This week I had the privilege to meet with a young man who is a true steward of the land. His name is William Metts and he took a courageous leap of faith; he quit his job and started to farm his family land full time.
Farming is a fickle business. The hours are long, the income uncertain and the crops are at the mercy of the weather. Ask all the farmers who lost crops to the floods last year. Remember the pouring rain of last October?
Yet Will Metts listened to his inner voice and passion and started the painstaking efforts to transform land into fertile soil. And just to add drama to his courage, he decided to become an organic grower. Right here in Greenwood.
Organic agriculture is tightly ruled. No chemical pesticides and herbicides, no GMO, and the soil has to be fed with the right input. How strange this way of growing food is in itself traditional, the way lands were cared for by our great-grand-parents, yet there are so many rules to follow. In contrast, commercial agriculture has virtually no boundaries in their use of chemicals.
In our conversation, William mentioned when his father became sick, his family became aware of the quality of food we eat and how it can impact health. Nutrition starts in the soil, so he started working on a thin slice of land, where beds could run 100 feet long for easier tilling.
For continuous production throughout the year, Will set up a hydroponic system where he produces lettuces and leaf vegetables, like watercress and chard. He starts from seeds then transfers the plant in the hydroponic system.
Hydroponic agriculture is a method where plants grow, nourished by a mineral solution, in water, without soil. In terms of nutritional value, it can be equal or even better than traditionally grown vegetables; it’s all a question of how healthy the soil is. With the advent of high yield, commercial and chemical agriculture, our soils have been depleted to the point where nutrients have dropped by about 30% compared to the 1930s. Oranges have been analyzed and some have been found to have NO vitamin C at all because of soil depletion.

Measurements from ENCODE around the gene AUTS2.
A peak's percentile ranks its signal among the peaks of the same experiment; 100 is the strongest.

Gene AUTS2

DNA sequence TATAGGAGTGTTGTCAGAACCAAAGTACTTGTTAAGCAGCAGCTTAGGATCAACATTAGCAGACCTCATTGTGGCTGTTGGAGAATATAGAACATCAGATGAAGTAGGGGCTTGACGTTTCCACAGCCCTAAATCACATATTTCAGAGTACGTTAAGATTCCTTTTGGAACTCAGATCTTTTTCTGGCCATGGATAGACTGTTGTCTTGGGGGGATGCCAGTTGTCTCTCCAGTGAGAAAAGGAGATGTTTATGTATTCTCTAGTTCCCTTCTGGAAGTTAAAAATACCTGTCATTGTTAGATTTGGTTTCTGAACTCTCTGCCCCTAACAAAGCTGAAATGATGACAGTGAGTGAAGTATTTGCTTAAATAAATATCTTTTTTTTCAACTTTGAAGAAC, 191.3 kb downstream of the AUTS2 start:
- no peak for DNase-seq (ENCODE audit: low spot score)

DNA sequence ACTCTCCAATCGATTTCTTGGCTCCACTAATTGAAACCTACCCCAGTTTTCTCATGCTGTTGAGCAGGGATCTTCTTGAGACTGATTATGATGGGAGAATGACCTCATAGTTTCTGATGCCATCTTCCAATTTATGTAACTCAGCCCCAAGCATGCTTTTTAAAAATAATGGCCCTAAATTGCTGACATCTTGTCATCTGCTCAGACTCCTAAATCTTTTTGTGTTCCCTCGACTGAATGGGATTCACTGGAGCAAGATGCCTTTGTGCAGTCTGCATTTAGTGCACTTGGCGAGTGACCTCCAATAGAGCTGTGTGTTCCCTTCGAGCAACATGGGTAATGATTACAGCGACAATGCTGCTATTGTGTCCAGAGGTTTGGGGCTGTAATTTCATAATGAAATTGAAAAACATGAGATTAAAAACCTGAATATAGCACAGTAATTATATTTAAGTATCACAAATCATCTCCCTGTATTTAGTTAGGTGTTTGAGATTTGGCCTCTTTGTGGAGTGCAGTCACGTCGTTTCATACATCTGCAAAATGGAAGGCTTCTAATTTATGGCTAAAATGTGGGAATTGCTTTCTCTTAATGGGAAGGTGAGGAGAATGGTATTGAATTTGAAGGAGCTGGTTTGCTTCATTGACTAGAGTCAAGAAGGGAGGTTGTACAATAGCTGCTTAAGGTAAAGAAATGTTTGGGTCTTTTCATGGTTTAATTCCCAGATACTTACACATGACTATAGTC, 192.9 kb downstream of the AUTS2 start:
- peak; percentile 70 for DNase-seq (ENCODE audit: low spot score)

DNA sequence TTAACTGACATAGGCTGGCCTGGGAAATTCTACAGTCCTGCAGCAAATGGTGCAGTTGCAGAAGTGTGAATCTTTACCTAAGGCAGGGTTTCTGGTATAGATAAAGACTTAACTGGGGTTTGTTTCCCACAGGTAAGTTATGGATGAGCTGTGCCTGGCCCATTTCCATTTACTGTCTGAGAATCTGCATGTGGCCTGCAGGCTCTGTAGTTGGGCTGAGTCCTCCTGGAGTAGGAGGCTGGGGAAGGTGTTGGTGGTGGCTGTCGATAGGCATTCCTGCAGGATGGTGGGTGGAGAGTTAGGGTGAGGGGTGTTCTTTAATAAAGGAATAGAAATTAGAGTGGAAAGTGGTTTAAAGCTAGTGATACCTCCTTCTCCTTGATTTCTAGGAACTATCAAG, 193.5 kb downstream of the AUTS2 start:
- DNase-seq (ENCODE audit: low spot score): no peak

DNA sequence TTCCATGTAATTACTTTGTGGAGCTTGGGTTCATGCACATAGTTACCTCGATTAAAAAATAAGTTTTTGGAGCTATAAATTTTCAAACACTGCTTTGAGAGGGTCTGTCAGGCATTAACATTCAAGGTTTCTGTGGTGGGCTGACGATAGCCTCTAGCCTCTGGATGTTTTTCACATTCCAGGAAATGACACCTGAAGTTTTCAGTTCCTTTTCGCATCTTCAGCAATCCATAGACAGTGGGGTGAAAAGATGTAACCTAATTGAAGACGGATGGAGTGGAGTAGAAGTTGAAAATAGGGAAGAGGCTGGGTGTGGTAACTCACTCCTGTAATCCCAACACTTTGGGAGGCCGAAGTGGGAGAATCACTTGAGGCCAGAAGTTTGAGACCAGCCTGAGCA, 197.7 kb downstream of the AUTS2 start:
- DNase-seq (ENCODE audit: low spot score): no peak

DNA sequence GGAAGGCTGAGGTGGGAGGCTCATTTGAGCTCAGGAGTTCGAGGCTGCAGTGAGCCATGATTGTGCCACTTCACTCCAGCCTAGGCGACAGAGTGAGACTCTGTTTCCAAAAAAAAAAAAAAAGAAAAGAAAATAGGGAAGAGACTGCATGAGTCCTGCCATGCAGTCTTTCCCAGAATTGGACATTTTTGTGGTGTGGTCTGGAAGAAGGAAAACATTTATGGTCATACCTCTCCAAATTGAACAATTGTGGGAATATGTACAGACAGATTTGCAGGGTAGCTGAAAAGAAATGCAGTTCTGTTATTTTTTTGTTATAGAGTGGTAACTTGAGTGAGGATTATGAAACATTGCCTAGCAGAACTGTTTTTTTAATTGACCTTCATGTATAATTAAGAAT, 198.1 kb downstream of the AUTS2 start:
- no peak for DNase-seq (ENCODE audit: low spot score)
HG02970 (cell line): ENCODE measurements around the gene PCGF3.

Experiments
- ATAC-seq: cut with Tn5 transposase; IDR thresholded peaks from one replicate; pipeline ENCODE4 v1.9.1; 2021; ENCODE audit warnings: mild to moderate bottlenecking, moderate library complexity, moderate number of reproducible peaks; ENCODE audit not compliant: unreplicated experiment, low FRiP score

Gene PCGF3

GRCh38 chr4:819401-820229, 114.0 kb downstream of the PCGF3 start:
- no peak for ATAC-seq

Growing leafy vegetables in his hydroponic system allows Will to have a steady income while working on his land. He also has a growing tunnel, where plants grow from the soil on a string system, which allow the “fruit” – like a zucchini – to hang from its stem instead of laying on the ground, subject to insects and humidity.
It’s quite an ingenious system, one I will try to imitate in my modest garden bed.
Two local restaurants in Greenwood, Inn On The Square and The Mill House, use Metts Organix’s leafy greens on their menu. I hope other local restaurants will turn to Will for their leafy greens and promote his vegetables – vegetables that did not travel on the back of a national food service truck, from a warehouse outside the state, from a commercial grower in California or Mexico. Eating local, sustainable and organic produce ensures maximum nutrition.
You can find Metts Organix products at the Uptown Farmers Market every Wednesday from 10 to 2. Follow him on Facebook here.